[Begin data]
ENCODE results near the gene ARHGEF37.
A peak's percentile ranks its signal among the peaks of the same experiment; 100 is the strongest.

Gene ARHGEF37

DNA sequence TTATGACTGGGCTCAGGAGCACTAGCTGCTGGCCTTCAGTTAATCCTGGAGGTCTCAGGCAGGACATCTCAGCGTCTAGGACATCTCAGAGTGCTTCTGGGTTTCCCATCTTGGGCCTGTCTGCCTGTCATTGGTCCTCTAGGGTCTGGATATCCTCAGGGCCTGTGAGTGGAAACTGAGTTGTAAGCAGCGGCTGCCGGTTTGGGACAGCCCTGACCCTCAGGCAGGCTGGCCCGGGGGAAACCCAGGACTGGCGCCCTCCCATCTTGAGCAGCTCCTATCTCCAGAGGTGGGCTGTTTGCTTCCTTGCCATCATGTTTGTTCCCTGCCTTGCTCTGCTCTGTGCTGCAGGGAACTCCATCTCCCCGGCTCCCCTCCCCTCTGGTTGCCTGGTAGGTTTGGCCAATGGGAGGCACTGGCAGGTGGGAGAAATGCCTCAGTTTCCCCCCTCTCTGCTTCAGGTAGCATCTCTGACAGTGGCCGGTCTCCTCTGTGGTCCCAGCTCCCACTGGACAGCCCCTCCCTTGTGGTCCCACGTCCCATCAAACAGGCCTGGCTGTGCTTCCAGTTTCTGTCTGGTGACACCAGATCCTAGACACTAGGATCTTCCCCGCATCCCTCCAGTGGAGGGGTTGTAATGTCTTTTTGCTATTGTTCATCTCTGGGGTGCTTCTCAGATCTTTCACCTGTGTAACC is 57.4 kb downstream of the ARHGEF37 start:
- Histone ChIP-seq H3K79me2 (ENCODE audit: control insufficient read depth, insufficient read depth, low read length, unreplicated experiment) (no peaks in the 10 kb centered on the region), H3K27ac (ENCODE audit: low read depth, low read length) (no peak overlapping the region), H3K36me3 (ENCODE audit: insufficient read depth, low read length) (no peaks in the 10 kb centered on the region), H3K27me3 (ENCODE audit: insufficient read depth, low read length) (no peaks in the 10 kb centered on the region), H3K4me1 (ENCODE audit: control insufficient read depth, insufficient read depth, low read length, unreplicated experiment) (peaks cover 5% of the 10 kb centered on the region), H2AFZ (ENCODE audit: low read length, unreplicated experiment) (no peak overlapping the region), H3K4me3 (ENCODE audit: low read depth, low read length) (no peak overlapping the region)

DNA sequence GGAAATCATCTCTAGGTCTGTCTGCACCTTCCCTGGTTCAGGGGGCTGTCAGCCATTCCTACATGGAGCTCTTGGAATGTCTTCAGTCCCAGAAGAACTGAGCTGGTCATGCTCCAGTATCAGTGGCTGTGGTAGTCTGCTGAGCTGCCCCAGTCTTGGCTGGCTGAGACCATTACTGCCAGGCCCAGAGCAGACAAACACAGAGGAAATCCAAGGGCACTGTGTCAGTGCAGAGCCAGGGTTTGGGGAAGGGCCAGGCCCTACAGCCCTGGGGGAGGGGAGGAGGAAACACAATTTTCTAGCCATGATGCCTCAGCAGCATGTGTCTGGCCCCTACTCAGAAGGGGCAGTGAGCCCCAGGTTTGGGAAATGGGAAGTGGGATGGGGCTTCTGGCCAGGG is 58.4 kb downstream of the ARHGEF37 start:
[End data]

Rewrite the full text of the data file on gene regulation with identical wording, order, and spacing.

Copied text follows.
ENCODE results near the gene ARHGEF37.
A peak's percentile ranks its signal among the peaks of the same experiment; 100 is the strongest.

Gene ARHGEF37

DNA sequence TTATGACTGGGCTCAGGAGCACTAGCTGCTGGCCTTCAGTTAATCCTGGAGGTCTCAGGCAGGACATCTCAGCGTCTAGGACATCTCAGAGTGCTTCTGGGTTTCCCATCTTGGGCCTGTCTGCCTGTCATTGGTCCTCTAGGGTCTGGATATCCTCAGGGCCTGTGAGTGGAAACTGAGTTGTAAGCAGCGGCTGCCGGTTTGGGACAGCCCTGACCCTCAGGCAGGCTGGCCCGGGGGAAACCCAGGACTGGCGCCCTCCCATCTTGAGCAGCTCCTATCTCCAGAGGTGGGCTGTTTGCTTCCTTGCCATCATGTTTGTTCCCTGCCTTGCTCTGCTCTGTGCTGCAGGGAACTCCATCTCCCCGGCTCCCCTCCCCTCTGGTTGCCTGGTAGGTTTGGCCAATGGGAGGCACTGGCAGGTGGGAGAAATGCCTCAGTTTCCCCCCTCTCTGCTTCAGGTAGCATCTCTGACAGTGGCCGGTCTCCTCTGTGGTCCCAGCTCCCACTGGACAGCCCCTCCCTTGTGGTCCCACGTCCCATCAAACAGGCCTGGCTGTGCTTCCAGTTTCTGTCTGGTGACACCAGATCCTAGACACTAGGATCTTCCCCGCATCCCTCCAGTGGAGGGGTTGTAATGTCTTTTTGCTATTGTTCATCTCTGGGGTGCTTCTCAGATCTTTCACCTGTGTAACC is 57.4 kb downstream of the ARHGEF37 start:
- Histone ChIP-seq H3K79me2 (ENCODE audit: control insufficient read depth, insufficient read depth, low read length, unreplicated experiment) (no peaks in the 10 kb centered on the region), H3K27ac (ENCODE audit: low read depth, low read length) (no peak overlapping the region), H3K36me3 (ENCODE audit: insufficient read depth, low read length) (no peaks in the 10 kb centered on the region), H3K27me3 (ENCODE audit: insufficient read depth, low read length) (no peaks in the 10 kb centered on the region), H3K4me1 (ENCODE audit: control insufficient read depth, insufficient read depth, low read length, unreplicated experiment) (peaks cover 5% of the 10 kb centered on the region), H2AFZ (ENCODE audit: low read length, unreplicated experiment) (no peak overlapping the region), H3K4me3 (ENCODE audit: low read depth, low read length) (no peak overlapping the region)

DNA sequence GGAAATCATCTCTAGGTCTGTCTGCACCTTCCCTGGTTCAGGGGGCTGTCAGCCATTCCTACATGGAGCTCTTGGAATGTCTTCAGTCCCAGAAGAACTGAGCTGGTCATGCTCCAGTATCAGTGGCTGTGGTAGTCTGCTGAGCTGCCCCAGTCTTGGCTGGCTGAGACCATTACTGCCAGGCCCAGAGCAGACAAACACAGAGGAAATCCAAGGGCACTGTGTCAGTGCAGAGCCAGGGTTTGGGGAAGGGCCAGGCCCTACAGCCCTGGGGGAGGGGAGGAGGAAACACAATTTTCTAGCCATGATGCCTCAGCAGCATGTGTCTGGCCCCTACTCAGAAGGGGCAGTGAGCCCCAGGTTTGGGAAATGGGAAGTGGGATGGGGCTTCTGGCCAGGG is 58.4 kb downstream of the ARHGEF37 start: